Wan Lik Hang

China News 11th May 2021

Our lead story is an important example of the different views inside China and the Chinese Communist Party (CCP).  Far from being the dictatorial machine portrayed by western media and politicians, there is much debate about how dissent should be expressed.  This is rarely discussed in the media.  We must assume that this unusually frank article has met the criteria for publication and thus has messages for China and the world.

Controversy over the CCP’s overhaul of Internal Party Law

Both Cai Xia and Ren Zhiqiang (widely reported critics of the CCP) publicly expressed dissent against the CCP system, but the two former CCP members have not been protected by the rights of CCP members. 

So, how does the CCP correctly handle political dissent within the party and distinguish between challenging the central government and normally reflecting different opinions?  This may be an urgent question for Beijing to answer.

Our reporter compared different versions of this Internal Party Law of the Chinese Communist Party. The new version, like the previous version, promises to protect the personal rights of CCP members and warns that “any violation of the rights of party members must be accounted for.” The new version also clarifies the eight rights granted by the “Party Constitution of the Communist Party of China” at the 13th National Congress for the first time.  Among others, the right to argue within the party, the right to raise different opinions, the right to request within the party, the right to appeal within the party, the right to complain within the party, protect party members both in exercising their rights and preventing infringements. 

Whether it is the 1994 version or the 2004 version, the primary purpose of this internal-party law is to develop democracy within the CCP. 

However, in the latest revision, the original intention of the rules has been adjusted to “to uphold the leadership of the party, strengthen party building, promote democracy within the party, protect the rights of party members, and enhance the vitality of the party.”  The old version reads “Develop and promote Democracy within the party” is the main goal.  The new version focuses on “upholding the leadership of the party”. 

In fact, this new version exemplifies the contradiction between insisting on the CCP’s “party leadership in everything” and respecting and protecting the rights of CCP members. The new version promises to protect the rights of CCP members.  At the same time the regulations warn CCP members that there must be preconditions for expressing their opinions more widely than there used to be.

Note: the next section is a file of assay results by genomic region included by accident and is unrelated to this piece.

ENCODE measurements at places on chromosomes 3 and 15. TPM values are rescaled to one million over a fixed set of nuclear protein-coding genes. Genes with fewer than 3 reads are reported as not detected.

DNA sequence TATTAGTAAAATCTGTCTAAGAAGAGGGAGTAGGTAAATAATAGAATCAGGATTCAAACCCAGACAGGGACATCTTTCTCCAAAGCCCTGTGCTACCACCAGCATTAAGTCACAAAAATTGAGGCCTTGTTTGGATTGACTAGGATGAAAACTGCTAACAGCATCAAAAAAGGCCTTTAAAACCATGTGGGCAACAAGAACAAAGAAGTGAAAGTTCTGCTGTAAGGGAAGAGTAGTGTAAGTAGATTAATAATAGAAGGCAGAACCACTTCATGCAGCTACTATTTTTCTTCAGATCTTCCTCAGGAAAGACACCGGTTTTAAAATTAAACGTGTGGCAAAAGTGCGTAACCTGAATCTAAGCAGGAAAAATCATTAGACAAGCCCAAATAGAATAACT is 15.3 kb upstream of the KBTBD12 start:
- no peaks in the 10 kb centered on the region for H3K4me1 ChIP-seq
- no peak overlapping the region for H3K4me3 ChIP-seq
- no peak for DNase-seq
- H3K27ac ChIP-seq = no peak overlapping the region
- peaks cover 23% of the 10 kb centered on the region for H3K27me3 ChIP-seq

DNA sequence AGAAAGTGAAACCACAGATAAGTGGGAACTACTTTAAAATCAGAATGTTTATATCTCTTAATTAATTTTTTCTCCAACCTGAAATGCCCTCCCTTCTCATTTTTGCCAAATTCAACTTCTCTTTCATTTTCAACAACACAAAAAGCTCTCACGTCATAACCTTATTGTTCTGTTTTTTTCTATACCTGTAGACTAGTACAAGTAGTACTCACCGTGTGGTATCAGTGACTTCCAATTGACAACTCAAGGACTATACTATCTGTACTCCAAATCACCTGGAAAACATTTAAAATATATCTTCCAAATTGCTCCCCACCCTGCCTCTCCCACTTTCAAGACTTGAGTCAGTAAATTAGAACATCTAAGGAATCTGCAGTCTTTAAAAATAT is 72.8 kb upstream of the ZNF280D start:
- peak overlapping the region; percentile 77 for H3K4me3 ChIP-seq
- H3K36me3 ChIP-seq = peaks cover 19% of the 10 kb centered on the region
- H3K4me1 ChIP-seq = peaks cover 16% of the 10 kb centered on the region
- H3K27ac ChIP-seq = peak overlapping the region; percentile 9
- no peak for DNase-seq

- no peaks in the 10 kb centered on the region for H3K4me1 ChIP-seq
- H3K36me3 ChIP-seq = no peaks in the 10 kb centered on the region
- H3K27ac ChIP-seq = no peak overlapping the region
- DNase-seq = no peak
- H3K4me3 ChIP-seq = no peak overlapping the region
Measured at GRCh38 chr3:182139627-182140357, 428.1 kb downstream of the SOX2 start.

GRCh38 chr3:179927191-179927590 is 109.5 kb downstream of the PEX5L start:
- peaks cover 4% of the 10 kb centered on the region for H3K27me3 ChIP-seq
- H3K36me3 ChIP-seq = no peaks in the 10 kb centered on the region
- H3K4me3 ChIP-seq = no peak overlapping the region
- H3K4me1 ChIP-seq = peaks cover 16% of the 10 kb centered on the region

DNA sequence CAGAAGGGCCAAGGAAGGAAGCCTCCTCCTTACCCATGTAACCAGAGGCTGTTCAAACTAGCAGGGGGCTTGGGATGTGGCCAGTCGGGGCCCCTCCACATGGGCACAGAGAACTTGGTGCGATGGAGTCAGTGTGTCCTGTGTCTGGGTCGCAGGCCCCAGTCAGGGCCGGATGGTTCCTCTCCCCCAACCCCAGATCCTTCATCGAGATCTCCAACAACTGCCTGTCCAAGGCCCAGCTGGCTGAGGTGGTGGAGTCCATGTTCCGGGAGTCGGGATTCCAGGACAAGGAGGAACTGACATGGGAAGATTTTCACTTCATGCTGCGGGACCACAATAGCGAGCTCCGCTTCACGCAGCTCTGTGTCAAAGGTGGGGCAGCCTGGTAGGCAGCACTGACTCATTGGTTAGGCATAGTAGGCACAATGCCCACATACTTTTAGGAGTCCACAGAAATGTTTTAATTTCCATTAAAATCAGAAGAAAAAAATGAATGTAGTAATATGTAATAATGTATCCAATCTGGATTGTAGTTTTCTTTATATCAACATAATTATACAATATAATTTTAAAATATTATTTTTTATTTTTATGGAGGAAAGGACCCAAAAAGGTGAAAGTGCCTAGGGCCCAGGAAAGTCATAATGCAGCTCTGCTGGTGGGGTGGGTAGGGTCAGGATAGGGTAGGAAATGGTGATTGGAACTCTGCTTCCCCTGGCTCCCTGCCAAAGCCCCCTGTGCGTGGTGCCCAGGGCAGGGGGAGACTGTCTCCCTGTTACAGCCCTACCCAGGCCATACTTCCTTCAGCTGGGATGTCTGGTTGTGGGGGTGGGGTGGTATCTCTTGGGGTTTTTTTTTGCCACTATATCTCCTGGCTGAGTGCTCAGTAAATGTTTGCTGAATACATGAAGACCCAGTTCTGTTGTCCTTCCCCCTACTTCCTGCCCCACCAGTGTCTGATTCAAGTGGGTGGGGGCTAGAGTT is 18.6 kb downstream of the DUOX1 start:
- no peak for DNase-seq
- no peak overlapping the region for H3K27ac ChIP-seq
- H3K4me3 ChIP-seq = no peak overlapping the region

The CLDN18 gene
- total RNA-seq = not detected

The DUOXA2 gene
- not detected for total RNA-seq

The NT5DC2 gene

Do you want democracy or centralization?

Inner-party democracy is indispensable. The mistakes made by Mao Zedong in his later years are the reasons for the failure of democracy within the party. In an environment where personal authority is supreme, the expression of different voices lost protection.  This eventually led to the tragedy of the Cultural Revolution.

For the CCP, the contradiction between democracy and centralization has always existed, and it has always been difficult to balance.  In this context, the political choice of the CCP has become key.  Democratization is ultimately based on power and interests.   It can only be obtained from the CCP. There is no doubt that the CCP will not allow both situations to happen, so what should be done? 

We can only follow a gradual path. In this scenario, the CCP hopes to start with inner-party democracy and make useful explorations for social democracy.  These can then be pushed from inside the party to the whole of society. However, the side effects of intra-party democracy have forced the CCP to slow down. In the eyes of some observers, there has even been a democratic regression.

Based on realistic political needs, the CCP has continued to strengthen centralized and unified leadership. It is precisely because of this that Ren Zhiqiang and Cai Xia may have yet more critics. As members of the CCP system, they feel uncomfortable in a different atmosphere and openly express their opposition and differences with the party. 

The CCP certainly seems to be overstepping, and those who abuse the rights of party members certainly have no reason to be forgiven.

Source: dwnews.com.

In lighter news, we feature a remote police station carved from a rock on the edge of the Gobi Desert.